BE’ERI — European Union foreign policy chief Josep Borrell said Thursday that Israel must not act out of “rage” while waging its war against Hamas, in comments made while visiting communities devastated by the terror group’s October 7 rampage across southern Israel, the trigger for the ongoing military campaign in the Gaza Strip.
“I understand your fears and pain…I understand your rage. Let me ask you not to be consumed by rage,” Borrell said, sitting in the Eshkol Regional Council building alongside Foreign Minister Eli Cohen. “Because what makes the difference between a civilized society and a terrorist group is the respect for human life.”
Cohen said that Israel will continue its war until it has destroyed Hamas and returned the approximately 240 hostages held in the Gaza Strip. Israel set out those goals after 3,000 Hamas and other terrorists killed 1,200 people across southern Israel, most of them civilians massacred amid brutal atrocities, on October 7.
Borrell, like the 27-member EU, said that Israel has the right to defend itself, but expressed concern over the expanding humanitarian crisis in Hamas-held Gaza, as well as casualty counts reported by the Hamas-run health ministry, now surpassing 11,500 people.
The Gazan health ministry does not separate figures into combatants and noncombatants, and both Israel and the US have expressed skepticism over their statistics, though UN agencies have stood behind them.
Urging better conditions for Gazan civilians, Borrell said that “one horror does not justify another.” The EU has pressed for increased humanitarian aid to Gaza and pauses in fighting to enable its distribution, among other civilian needs.
Earlier this week, the EU slammed “the use of hospitals and civilians as human shields by Hamas.” Israel is currently operating for the second straight day within Gaza’s largest hospital, after long asserting that Hamas has headquarters under Shifa’s broader medical campus. The White House has backed up Israeli claims, citing US intelligence.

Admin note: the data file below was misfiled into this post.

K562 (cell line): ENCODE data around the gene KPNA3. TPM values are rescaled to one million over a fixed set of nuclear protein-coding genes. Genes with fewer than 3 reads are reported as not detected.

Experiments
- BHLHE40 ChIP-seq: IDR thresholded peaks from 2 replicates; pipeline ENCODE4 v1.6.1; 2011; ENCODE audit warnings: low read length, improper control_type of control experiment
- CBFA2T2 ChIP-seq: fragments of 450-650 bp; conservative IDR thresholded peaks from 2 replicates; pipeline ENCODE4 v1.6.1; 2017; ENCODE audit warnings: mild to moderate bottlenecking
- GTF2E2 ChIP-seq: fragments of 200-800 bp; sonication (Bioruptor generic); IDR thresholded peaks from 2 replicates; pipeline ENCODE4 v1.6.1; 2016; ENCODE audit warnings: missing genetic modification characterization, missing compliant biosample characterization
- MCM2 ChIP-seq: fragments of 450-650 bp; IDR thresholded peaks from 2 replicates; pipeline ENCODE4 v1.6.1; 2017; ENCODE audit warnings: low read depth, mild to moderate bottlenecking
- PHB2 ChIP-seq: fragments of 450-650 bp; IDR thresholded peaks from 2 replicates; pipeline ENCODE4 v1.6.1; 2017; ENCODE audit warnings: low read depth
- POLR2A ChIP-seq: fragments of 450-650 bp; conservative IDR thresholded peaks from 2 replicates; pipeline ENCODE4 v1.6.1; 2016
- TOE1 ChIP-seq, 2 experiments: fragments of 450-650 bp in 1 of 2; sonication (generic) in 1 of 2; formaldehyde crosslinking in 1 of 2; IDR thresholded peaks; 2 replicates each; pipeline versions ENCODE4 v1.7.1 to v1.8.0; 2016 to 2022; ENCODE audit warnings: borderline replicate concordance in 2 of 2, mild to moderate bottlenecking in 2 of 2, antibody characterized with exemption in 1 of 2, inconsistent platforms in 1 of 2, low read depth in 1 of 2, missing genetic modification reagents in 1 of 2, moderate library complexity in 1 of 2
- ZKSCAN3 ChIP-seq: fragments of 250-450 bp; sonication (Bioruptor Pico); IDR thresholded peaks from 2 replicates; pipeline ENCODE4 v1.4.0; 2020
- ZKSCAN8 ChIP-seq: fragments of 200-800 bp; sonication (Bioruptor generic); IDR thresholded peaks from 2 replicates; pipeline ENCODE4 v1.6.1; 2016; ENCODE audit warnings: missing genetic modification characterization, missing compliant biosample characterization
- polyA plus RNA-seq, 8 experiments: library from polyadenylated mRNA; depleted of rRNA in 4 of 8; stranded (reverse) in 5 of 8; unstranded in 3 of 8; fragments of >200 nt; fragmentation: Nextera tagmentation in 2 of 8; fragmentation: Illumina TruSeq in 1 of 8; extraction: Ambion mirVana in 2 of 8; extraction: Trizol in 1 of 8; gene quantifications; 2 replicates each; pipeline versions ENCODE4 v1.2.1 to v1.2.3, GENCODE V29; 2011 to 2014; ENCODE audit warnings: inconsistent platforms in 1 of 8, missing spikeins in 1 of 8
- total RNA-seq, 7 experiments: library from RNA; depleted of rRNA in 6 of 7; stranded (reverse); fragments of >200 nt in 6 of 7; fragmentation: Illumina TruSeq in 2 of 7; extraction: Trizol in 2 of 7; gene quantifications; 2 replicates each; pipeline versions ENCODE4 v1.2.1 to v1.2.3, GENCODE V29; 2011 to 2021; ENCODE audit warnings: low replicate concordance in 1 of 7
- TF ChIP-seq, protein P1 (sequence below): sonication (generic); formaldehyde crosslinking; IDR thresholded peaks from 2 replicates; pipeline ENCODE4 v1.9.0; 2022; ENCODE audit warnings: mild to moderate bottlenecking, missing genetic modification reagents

The callout of Hamas was notable amid some EU member states’ increasingly aggressive criticism of Israel. Top Belgian officials have pressed for sanctions against Israel over its war with Hamas, and the Belgian parliament declined to screen a raw footage compilation of Hamas atrocities.
Ireland’s Prime Minister Leo Varadkar earlier this month said Israeli war-making was “something approaching revenge,” at the time some of the strongest criticism against Israel by the head of an EU member state.
Borrell’s comments, made after visiting the ruins of Kibbutz Be’eri, one of the hardest-hit communities with about 20 percent of its members either killed or kidnapped by Hamas, aligned with the sentiment behind Varadkar’s remarks and reflect a broader EU view that Israeli military activity should be tempered to protect civilians, even with the acknowledgment that Hamas deliberately embeds itself in their midst.
“Hamas has to be defeated but…Hamas does not represent the Palestinian people,” Borrell said.
Hamas formally came to power by winning 2006 local elections in the Gaza Strip, and then overthrew Palestinian Authority leadership in the territory in a bloody 2007 coup.
Borrell, whose title is High Representative of the European Union for Foreign Affairs and Security Policy and Vice-President of the European Commission, has invested time in the past year in advancing talks with regional stakeholders to further a two-state solution to the Israeli-Palestinian conflict.
“The best homage we can give to the victims is to think about how to prevent these horrors from happening again,” Borrell said, adding: “Our duty is to look for peace.”
Cohen, who led Borrell and Ireland’s foreign minister around Be’eri on Thursday, said, “We all should be united to free Gaza from Hamas.”
Despite the EU’s condemnation of Hamas’s attack and support for Israel’s right to self-defense, conducted in line with international law, the bloc has not put forward an alternative plan for the ongoing war that would both neutralize Hamas’s threat to Israel’s safety and sufficiently protect Palestinian civilians.
In particular, Israel has said that any protracted pause or ceasefire would be tantamount to aiding Hamas, as it would enable the organization to regroup and launch further attacks against Israelis, as it has stated multiple times since October 7 is its goal.
Borrell arrived in Israel on Wednesday and was expected to meet with additional Israeli ministers and the president on Thursday, as well as representatives of families of hostages held by Hamas, before traveling to the West Bank for meetings with the Palestinian Authority.
On Friday, Borrell is slated to travel to Bahrain.